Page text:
Of course one has to accept that many more possible matches will be thrown up by the use of Soundex and this may be difficult to manage for a large database. Zark suggests that the return from the soundex function should be made numeric by using the index of the initial character in the alphabet as the start of the Soundex code. The Zark article was presented as a competition to find the fastest version which my attempt below will certainly not be. Has anyone seen the winning one?

∇soundex[⎕]∇
    ∇ codes←soundex names;vector;alph;nums;s;ab
[1]  ⍝ see Zark News 1993 Quarter 2
[2]   names←ucase leftjustify(1 0 ⌈¯2↑⍴names)⍴names
[3]   vector←,'*',names
[4]   alph←'AEHIOUWYBFPVCGJKQSXZDTLMNR*'
[5]   nums←'00000000111122222222334556*'
[6]   vector←(vector∊alph)/vector
[7]   codes←nums[alph⍳vector]
[8]   codes←(codes≠¯1⌽codes)/codes
[9]   codes←,'*', 0 1 ↓'0' vim codes
[10]  s←1↑⍴codes←'0' vim(codes≠'0')/codes
[11]  codes←names[;⎕io],(s,3)↑codes
    ∇ 
vim is a slightly amended version of the Sharp vtom
 alphabetic   Soundex            Soundex, no alpha

 Barclay      Barclay     B624   Feezy       1200
 Berkeley     Berkeley    B624   Pheasey     1200
 Braun        Braun       B650   Barclay     1624
 Brown        Brown       B650   Berkeley    1624
 Camaccio     Camaccio    C520   Braun       1650
 Camacho      Camacho     C520   Brown       1650
 Comacho      Comacho     C520   Shaksper    2216
 Comanche     Comanche    C552   Shakespeare 2221
 Feezy        Feezy       F200   Camaccio    2520
 Graeme       Graeme      G650   Camacho     2520
 Graham       Graham      G650   Comacho     2520
 Macleod      Macleod     M243   Smith       2530
 MacIntyre    McCloud     M243   Smythe      2530
 Mahmoud      MacIntyre   M253   Smiley      2540
 Mahon        McIntire    M253   Smillie     2540
 McCloud      Mahon       M500   Comanche    2552
 McIntire     Moon        M500   Graeme      2650
 Mohamet      Mahmoud     M530   Graham      2650
 Mohammed     Mohamet     M530   Yates       3200
 Moon         Mohammed    M530   Yeats       3200
 Newell       Newell      N400   Macleod     5243
 Newhall      Newhall     N400   McCloud     5243
 Pheasey      Pheasey     P200   MacIntyre   5253
 Reiter       Reiter      R360   McIntire    5253
 Rider        Rider       R360   Newell      5400
 Ryder        Ryder       R360   Newhall     5400
 Shakespeare  Shaksper    S216   Mahon       5500
 Shaksper     Shakespeare S221   Moon        5500
 Smiley       Smith       S530   Mahmoud     5530
 Smillie      Smythe      S530   Mohamet     5530
 Smith        Smiley      S540   Mohammed    5530
 Smythe       Smillie     S540   Reiter      6360
 Yates        Yates       Y320   Rider       6360
 Yeats        Yeats       Y320   Ryder       6360

Wildcard Matching

The method of searching against an incomplete key which is included in DOS uses * and ? as wild cards. This technique is available as an ISIAPL toolkit function called wildcard which returns a boolean vector showing the rows of the matrix for which a match is found. The search argument is summarised below.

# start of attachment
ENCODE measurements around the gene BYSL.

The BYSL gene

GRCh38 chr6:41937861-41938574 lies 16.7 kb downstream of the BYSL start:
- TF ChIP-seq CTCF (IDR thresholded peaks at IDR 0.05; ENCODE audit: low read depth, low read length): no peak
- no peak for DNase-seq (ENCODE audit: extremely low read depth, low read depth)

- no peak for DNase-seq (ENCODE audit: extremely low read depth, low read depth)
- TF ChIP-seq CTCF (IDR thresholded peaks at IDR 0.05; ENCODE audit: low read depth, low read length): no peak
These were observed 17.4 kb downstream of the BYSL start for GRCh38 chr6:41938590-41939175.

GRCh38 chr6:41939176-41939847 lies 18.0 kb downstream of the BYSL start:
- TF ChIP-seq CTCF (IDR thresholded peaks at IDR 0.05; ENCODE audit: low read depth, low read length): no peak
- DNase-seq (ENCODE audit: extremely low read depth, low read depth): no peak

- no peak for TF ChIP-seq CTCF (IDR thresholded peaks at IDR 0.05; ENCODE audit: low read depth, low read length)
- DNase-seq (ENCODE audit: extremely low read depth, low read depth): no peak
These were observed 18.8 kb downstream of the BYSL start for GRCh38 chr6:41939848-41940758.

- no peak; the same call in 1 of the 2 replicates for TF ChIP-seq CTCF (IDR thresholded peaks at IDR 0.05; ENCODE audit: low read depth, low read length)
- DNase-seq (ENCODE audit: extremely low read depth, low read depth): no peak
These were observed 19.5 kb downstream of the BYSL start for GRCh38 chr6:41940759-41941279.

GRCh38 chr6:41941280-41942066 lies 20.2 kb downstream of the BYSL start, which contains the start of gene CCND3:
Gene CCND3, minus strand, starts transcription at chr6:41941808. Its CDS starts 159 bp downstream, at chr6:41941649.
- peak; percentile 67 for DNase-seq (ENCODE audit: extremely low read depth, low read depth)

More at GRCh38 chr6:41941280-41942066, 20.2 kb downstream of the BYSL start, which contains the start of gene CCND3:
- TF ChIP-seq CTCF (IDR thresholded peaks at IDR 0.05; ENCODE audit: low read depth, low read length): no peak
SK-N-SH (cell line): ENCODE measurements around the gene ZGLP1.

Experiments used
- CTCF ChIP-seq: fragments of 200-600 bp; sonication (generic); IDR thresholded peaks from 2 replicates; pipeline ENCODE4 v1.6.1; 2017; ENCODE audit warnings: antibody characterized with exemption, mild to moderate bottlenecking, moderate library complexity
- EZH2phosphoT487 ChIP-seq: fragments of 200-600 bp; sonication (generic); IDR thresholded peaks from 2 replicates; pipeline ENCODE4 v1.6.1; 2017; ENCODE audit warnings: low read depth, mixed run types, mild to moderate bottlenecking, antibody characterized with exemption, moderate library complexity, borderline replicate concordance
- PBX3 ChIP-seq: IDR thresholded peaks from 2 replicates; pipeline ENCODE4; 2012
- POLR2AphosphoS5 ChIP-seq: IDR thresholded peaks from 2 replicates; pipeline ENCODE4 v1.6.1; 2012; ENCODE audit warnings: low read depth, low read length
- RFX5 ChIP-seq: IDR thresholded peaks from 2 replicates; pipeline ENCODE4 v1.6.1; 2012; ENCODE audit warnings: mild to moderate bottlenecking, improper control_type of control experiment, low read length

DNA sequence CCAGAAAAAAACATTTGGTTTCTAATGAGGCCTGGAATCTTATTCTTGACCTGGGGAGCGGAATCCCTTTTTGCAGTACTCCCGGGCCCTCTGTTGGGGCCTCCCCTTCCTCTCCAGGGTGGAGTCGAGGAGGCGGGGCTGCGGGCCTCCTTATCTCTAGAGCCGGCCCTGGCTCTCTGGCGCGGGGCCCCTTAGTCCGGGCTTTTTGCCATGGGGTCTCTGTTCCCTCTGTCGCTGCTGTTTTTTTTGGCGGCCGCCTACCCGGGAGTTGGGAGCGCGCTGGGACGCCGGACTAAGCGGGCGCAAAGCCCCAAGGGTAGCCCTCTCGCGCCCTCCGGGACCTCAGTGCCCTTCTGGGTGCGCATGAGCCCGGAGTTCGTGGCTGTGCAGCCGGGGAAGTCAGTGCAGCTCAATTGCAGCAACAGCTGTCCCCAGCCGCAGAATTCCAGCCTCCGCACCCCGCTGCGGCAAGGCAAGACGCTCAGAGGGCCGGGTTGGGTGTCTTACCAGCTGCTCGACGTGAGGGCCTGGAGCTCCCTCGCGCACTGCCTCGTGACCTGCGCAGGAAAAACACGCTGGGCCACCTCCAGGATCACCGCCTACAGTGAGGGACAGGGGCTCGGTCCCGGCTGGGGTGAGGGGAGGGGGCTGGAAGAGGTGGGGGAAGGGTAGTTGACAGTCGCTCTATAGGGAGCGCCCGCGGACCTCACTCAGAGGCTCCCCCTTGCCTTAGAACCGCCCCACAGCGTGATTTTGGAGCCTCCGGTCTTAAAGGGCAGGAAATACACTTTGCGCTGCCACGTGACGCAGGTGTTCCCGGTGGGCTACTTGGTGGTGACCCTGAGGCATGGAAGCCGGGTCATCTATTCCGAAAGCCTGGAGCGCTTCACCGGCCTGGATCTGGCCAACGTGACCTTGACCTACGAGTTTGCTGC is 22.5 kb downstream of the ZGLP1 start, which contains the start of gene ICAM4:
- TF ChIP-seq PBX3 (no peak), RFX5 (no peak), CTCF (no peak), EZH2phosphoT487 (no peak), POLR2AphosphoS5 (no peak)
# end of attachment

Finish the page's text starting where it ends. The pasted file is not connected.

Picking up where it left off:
x     Select exact match on x.
  x*    Select names starting with the sequence x.
  *x    Select names ending with the sequence x.
  x*y   Select names starting with x and ending with y.
  *x*   Select names containing the sequence x.
  *     Select all names.
In summary, '*' matches an arbitrary sequence of any length, including 0. Also, the special character '?' is permitted within <x> or <y>, and has the significance of matching any single non-blank character.
      (names wildcard 'C*cho')⌿names
Camacho
Comacho
      (names wildcard 'Cam*')⌿names
Camaccio
Camacho
      (names wildcard '*Int*')⌿names
MacIntyre
McIntire

There is a very similar and somewhat more flexible facility in Microsoft Access: see the specification below. Of course this only allows one record at a time to be found so one has to step through the file using the Find Next button. In order to pull out all matches one would have to write some SQL and that involves reading the manual!

The asterisk (*), question mark (?), number sign (#), exclamation point (!), hyphen (-), and brackets ([ ]) are wildcard characters. You can use these characters in queries, commands, and expressions to include all records, file names, or other items that begin with specific characters or match a certain pattern. You can also use wildcard characters and matching characters to further refine a search.
*      wh* finds what, white, and why.
*at finds cat, bat, and what. 
Like the MS-DOS asterisk (*) wildcard character, this asterisk matches any number of characters.  But unlike MS-DOS, it can be used as the first or last character in the character string.
?      b?ll finds ball, bell, and bill.
Like the MS-DOS ? wildcard character, this symbol matches any single character.
#      1#3 finds 103, 113, 123.
Matches any single digit.
[ ]      b[ae]ll finds ball and bell but not bill.
Matches any single character within the brackets.
!      b[!ae]ll finds bill and bull but not bell.
Matches any character not in the list.
-      b[a-c]d finds bad, bbd, and bcd.
Matches any one of a range of characters.

Is anyone prepared to amend the Sharp wildcard function to meet the MS Access specification? Or maybe, of course, to better it? Happy hunting!